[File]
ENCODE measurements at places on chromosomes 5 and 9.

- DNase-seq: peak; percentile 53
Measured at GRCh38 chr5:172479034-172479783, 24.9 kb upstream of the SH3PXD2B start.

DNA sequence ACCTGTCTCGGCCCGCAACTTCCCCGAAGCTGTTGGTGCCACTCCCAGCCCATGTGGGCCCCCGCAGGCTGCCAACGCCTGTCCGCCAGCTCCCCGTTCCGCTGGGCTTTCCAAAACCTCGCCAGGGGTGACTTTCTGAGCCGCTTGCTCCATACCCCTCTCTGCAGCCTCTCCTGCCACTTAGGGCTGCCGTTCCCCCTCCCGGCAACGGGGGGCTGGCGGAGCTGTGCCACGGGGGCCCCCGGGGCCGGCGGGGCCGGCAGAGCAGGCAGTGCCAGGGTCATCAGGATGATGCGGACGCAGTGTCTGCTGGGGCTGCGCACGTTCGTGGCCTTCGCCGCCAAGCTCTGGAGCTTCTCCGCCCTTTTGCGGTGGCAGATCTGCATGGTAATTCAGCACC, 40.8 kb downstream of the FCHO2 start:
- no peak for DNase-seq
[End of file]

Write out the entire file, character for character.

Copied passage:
ENCODE measurements at places on chromosomes 5 and 9.

- DNase-seq: peak; percentile 53
Measured at GRCh38 chr5:172479034-172479783, 24.9 kb upstream of the SH3PXD2B start.

DNA sequence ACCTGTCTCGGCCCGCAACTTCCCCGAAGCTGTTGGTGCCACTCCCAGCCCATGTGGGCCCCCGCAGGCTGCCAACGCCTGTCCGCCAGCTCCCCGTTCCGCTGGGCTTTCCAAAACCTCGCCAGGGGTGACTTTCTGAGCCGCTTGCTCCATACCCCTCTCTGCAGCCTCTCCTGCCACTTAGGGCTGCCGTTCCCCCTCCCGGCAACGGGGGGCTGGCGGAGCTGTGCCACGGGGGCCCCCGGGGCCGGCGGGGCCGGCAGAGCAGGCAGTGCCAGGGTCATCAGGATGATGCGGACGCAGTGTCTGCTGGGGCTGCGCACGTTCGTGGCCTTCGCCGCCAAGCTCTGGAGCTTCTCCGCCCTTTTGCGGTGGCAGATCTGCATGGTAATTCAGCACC, 40.8 kb downstream of the FCHO2 start:
- no peak for DNase-seq